2- Weak acid - Strong base titration :- • eg. CH3COOH (pKa = 4.74) and NaOH • We have sample of 100 ml 0.1 N HAc and tirate against 0.1 N NaOH • Before the titration pH is due to • the sample i.e. HAc (weak acid) • therfore pH = 1/2pKa + 1/2 pCa • = 2.37 + 0.5 = 2.87 • b- During titration eg. after adding 40 ml NaOH HAc + NaOH NaAc + H2O HAc will be present ( not completely neutralized) and NaAc i.e. weak acid and its salt, therfore pH is calculated from eq. of acidic buffer pH = pKa + log salt/ acid = 4.74 + log 40/60 = 4.53 c- At the equivalence point (end point) all HAc is neutralized and only NaAc is present , therfore pH is calculated from: pH = 1/2 pKw + 1/2 pKa -1/2 pCs (salt of weak acid and strong base) = 7 + 2.37 -1/2 (- log 100 x 0.1 /200) = 8.72 d- After end point the pH is calculated from excess titrant i.e. NaOH. N.B. The end point is at the alkaline side and abrupt change in the curve is from pH 7 to pH 11. Therfore M.O and M.R. indicator are not suitable. Therfore use Ph.Ph. ind or any ind of pH range on the alkaline side.
3- Strong acid - weak base titration :- eg. NH4OH (pKb = 4.74)and HCl We have sample 100 ml 0.1 N NH4OH and titrate against 0.1 NHCl a- Before titration pH is due to the sample NH4OH pH is calculated from eq. of weak base. pH = pKw - 1/2 pKb -1/2 pCb = 14 – 2.37 - 0.5 =11.13 b-During titration eg. After adding 90 ml HCl NH4 OH + HCl NH4Cl + H2O NH4OH will be present(not completely neutralized) and NH4Cl i.e. weak baseand its salt.therfore pH is calculated from eq. of basic buffer pH = pKw -pKb - log salt/ base = 14 - 4.74 - log 90/10 = 8.31 c- At the equivalence point (end point) all NH4OH is neutralized and NH4Cl is only present , therfore pH is calculated from : pH = 1/2 pKw- 1/2 pKb + 1/2 pCs( salt of strong acid and weak base) = 7 - 2.37 + 1/2 (- log 100 x 0.1 /200) = 5.13 d-After the end point the pH is calculated from excess titrant i.e. HCl N.B. The end point is at the acidic side = 5.13 .The abrupt change is from pH 6 to 4 , Therfore Ph.Ph. indicator cannot be used. Use M.O. or M.R. or any indicator of pH range at acidic side.
Applications 1- Direct titration methods :- Direct titration is useful for :- A- Strong acid B- Strong base C- Weak acid or base if Ka and Kb not less than 10-7 Determination of acids :- 1- Strong acids can be titrated against strong alkali using Ph.Ph. or M.O. On titrating weak acid only Ph.Ph. is suitable. 2- Acids like benzoic acid , salicylic acid which are not insoluble in water are dissolved in neutral ethanol then add water and titrate against NaOH using Ph.Ph. as indicator. 3- Boric acid: weak acid is a monobasic acid i.e. release 1 H+ , can be titrated against NaOH only after potentiation by adding any poly hydroxy compound eg. glycerol using Ph.Ph. as indicator. Determination of bases :- 1- Strong base can be titrated against strong acids using M.O. or Ph.Ph . For weak bases we use M.O. indicator or any indicator of pH range on the acidic side.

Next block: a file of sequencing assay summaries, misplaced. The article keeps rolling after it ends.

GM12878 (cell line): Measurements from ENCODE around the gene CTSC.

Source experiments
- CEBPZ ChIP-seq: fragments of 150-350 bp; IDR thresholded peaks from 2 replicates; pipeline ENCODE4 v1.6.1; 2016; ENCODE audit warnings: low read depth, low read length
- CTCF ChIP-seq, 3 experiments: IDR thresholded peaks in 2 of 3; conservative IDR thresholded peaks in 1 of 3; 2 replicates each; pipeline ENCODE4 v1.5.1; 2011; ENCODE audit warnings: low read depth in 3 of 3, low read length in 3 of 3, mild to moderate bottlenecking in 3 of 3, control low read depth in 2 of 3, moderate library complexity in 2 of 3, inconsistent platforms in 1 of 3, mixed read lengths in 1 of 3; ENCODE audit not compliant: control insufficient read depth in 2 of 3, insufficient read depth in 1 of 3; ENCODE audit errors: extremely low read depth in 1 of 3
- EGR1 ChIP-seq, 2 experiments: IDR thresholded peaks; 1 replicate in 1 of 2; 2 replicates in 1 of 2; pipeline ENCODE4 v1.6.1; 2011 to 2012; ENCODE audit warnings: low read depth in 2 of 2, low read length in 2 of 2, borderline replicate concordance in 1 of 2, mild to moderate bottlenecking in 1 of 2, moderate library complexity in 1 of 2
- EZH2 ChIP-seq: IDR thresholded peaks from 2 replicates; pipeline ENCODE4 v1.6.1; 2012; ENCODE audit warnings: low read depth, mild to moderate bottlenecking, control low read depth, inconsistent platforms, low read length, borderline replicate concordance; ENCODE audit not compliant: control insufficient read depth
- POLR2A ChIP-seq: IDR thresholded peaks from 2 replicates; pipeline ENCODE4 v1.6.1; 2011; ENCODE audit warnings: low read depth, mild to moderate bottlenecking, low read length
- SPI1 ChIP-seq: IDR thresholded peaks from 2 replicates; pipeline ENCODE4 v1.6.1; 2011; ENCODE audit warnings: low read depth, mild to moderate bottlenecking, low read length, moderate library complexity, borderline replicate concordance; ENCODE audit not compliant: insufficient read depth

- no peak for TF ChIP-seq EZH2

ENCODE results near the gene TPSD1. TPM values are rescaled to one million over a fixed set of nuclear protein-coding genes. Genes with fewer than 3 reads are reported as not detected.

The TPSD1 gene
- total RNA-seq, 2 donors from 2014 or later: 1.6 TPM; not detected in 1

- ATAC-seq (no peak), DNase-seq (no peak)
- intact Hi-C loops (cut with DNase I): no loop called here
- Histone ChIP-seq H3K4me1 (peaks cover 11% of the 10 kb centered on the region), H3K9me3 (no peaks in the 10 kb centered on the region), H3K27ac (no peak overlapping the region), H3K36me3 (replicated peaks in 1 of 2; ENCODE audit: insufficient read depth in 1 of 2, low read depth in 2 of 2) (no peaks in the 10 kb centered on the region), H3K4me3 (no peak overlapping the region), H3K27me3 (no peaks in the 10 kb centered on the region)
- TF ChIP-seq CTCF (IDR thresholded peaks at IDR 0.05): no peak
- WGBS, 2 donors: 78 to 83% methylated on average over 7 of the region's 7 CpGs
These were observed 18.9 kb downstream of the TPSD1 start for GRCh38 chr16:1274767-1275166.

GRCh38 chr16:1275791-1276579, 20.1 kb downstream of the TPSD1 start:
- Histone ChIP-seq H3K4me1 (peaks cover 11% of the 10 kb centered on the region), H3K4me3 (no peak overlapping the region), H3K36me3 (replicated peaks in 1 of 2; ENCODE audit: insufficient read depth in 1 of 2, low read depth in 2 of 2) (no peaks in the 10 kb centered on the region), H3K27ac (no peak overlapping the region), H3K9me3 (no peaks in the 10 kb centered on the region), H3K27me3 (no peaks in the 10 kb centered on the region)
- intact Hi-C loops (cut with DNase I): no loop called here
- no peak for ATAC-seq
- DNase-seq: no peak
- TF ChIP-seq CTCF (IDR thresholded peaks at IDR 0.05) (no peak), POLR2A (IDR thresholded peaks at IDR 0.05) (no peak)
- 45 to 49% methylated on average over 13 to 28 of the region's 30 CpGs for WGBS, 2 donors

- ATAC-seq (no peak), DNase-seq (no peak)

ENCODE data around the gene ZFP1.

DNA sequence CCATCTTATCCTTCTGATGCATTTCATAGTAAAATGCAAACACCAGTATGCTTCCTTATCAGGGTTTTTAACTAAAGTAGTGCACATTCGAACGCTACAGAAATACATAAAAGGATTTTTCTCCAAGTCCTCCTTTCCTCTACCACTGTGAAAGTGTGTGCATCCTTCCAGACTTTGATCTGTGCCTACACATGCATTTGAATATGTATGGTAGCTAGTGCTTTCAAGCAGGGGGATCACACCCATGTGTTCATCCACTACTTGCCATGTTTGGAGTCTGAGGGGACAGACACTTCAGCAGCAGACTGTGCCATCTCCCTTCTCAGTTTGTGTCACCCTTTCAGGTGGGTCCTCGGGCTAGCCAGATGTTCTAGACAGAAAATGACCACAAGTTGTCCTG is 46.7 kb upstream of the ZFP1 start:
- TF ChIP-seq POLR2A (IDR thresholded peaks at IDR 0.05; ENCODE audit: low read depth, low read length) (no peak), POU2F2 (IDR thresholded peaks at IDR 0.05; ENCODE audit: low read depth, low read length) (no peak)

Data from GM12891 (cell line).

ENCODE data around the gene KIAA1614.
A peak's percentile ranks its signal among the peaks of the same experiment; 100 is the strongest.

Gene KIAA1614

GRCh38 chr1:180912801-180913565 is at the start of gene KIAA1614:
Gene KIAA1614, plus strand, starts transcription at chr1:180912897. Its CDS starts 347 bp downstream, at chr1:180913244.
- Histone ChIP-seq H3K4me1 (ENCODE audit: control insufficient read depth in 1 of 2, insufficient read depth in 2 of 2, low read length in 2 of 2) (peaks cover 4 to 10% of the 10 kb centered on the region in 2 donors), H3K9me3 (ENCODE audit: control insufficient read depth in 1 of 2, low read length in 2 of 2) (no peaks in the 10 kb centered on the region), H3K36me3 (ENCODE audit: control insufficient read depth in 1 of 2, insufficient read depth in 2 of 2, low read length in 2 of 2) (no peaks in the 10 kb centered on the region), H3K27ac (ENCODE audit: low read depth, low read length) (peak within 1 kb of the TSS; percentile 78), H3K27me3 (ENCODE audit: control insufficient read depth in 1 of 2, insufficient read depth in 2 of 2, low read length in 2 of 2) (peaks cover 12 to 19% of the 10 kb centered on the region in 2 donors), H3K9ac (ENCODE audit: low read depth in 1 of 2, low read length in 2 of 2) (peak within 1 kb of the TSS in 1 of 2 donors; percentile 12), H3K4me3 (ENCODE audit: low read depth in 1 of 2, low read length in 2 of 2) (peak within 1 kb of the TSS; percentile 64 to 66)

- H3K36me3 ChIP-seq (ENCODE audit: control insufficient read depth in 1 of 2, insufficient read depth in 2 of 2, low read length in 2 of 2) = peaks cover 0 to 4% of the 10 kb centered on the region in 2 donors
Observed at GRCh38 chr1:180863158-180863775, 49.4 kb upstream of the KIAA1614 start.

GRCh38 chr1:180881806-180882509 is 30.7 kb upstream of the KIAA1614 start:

2- Displacement titration It is used for easily hydrolysable salts :- A- Salt of strong base and weak acid eg. borax, Na2CO3 B- Salt of weak base and strong acid eg. FeCl3, Al2(SO4)3 N.B.Always titrate the strong part of the salt. eg.1. KCN We titrate KOH by standard acid eg. HCl eg.2.Borax Na2B4O7 Borax hydrolyze in water to give: Na2B4O7 + 7 H2O 4H3BO3 + 2 NaOH v.weak acid tit. 2 HCl using M.O titrate HCl using M.O indicator.(let reading = x) eg.3.Na2CO3 sodium carbonate. Na2CO3HCl NaHCO3 HCl NaCl + H2O +CO2 pH = 8.3 3.8 Ph.Ph. M.O.
Na2CO3 can be determined by titration against HCl by 2 methods : a- Using M.O. as indicator it will give total CO3-2 b- Using Ph.Ph. as indicator it will give 1/2 CO3-2 and considered as half neutralization step. But care that the 1st step to NaHCO3 takes place on 2 separate steps; Na2CO3 + 2HCl 2NaCl + CO2 +H2O Na2CO3 +CO2 + H2O 2 NaHCO3 2Na2CO3 +2HCl 2NaHCO3 + 2 NaCl i.e. For 1/2 neutralization, we must prevent the escape of CO2 by : 1- cooling 2- dilution 3-stirring 4- dipping the nozzle of burrete under the surface of the soln.
3- Indirect or back (residual titration) - In it we add Known excess of standard to the sample and titrate the excess unreacted standard. Conc. of sample A = Known excess standard - b When do we use back titration ? 1- When sample is volatile .eg. NH3, formic acid. 2- When sample is insoluble eg. ZnO, CaO, CaCO3, BaCO3 3- When reaction require heat of standard solution. 4- When reaction proceed only in presence of excess reagent eg. with lactic acid. Determination of inorganic ammonium salts : NH4Cl + NaOH NaCl + NH3 + H2O Add known excess NaOH , then boil to remove NH3 and titrate excess NaOH using HCl and M.R. as indicator. Determination of nitrogen in organic compounds : (byKjeldahl's method) : Organic cpd Conc.H2SO4 Δ NH3 (NH4)2SO4 -Nitrogen of organic cpd is reduced to NH3 by digestion with conc. H2SO4 in the presence of K2SO4 or Na2SO4 (to raise the boiling point of acid) and CuSO4 or HgO as a catalyst.
-The organic cpd. is oxidised to CO2 and the acid is reduced to SO2 and nitrogen to NH3 which is fixed with excess acid as (NH4)2SO4 then add known excess NaOH and titrate excess unreacted alkali against HCl as before. 4- Other indirect Titrations : Determination of esters :- Esters are hydrolysed by reflux with known excess of NaOH, cool and the excess unreacted NaOH is titrated against standard HCl using Ph.Ph. indicator. Determination of ammonium salt and amino acids (Formol titration) Another method for determination of ammonium salts is formol titration . When formaldehyde is added to the sample , hexamethylene tetramine (hexamine) which is neutral is formed and equivalent amount of acid which can be titrated against NaOH. 4NH4Cl + 6HCHO (CH2)6N4 + 4HCl + 6H2O 4(NH4)2SO4 + 6HCHO (CH2)6N4 + 2H2SO4 + 6H2O N.B. HCHO must be neutralized from any formic acid due to aerial oxidation .